Objective To evaluate several alternative measures of forced expiratory volume in 1 second percent predicted (FEV 1 %pred) variability as potential predictors of future FEV 1 %pred decline in patients with cystic fibrosis. Study design We included 13 827 patients age ≥6 years from the Epidemiologic Study of Cystic Fibrosis 1994-2002 with ≥4 FEV 1 %pred measurements spanning ≥366 days in both a 2-year baseline period and a 2-year follow-up period. We predicted change from best baseline FEV 1 %pred to best follow-up FEV 1 %pred and change from baseline to best in the second follow-up year by using multivariable regression stratified by 4 lung-disease stages. We assessed 5 measures of variability (some as deviations from the best and some as deviations from the trend line) both alone and after controlling for demographic and clinical factors and for the slope and level of FEV 1 %pred. Results All 5 measures of FEV 1 %pred variability were predictive, but the strongest predictor was median deviation from the best FEV 1 %pred in the baseline period. The contribution to explanatory power (R 2 ) was substantial and exceeded the total contribution of all other factors excluding the FEV 1 %pred rate of decline. Adding the other variability measures provided minimal additional value. Conclusions Median deviation from the best FEV 1 %pred is a simple metric that markedly improves prediction of FEV 1 %pred decline even after the inclusion of demographic and clinical characteristics and the FEV 1 %pred rate of decline. The routine calculation of this variability measure could allow clinicians to better identify patients at risk and therefore in need of increased intervention.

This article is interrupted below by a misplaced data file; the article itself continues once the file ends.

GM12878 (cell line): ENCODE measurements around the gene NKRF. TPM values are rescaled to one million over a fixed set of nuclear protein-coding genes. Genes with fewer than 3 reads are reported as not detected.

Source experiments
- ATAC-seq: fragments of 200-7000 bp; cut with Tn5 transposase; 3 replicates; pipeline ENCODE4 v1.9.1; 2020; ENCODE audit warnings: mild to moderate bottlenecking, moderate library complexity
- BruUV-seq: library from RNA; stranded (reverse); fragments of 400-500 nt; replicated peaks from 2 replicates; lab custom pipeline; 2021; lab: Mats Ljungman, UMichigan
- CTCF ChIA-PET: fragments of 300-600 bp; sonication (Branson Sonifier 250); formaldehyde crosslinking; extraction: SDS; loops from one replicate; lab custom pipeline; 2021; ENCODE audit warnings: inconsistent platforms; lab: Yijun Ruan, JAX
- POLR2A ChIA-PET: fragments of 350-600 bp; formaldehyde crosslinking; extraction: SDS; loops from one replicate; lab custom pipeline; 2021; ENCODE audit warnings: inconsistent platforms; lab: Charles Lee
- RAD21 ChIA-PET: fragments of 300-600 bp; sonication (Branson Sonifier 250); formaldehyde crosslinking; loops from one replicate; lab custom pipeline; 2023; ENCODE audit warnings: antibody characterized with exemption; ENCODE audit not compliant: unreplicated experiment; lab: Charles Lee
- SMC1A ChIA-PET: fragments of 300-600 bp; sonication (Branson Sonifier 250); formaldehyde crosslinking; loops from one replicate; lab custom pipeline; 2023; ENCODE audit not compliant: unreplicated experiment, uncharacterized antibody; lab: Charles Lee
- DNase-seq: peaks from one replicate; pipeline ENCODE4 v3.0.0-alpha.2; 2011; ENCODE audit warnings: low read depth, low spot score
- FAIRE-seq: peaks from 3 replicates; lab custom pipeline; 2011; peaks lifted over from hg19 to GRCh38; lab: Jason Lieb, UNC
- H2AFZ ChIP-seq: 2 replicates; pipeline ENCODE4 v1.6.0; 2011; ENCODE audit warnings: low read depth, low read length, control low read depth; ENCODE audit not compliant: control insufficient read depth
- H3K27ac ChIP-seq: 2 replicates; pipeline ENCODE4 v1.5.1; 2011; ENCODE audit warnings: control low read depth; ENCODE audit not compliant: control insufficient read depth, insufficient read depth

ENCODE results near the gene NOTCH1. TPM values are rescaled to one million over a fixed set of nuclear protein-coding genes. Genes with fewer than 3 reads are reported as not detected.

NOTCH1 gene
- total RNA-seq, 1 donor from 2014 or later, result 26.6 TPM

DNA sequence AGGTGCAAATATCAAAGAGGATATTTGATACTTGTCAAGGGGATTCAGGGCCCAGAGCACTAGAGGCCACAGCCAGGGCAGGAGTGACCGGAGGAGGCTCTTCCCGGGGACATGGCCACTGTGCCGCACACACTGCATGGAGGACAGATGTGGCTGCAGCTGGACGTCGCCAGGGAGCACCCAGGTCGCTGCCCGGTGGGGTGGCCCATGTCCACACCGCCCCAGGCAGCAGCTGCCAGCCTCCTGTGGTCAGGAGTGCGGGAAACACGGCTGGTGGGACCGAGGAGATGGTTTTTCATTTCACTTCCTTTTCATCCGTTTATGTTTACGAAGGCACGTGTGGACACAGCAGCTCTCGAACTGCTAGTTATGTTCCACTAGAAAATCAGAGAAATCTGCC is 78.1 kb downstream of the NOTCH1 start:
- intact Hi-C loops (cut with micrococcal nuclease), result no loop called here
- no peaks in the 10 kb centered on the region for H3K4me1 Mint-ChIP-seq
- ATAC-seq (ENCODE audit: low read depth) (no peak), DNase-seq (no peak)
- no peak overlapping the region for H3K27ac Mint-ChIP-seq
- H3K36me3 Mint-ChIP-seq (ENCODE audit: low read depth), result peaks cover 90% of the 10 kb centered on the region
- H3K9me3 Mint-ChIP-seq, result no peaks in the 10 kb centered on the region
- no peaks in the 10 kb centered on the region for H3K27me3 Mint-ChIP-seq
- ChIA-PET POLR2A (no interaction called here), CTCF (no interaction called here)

- %pred Percent predicted
- CF Cystic fibrosis
- FEV Forced expiratory volume in 1 second
ASJC Scopus subject areas
- Pediatrics, Perinatology, and Child Health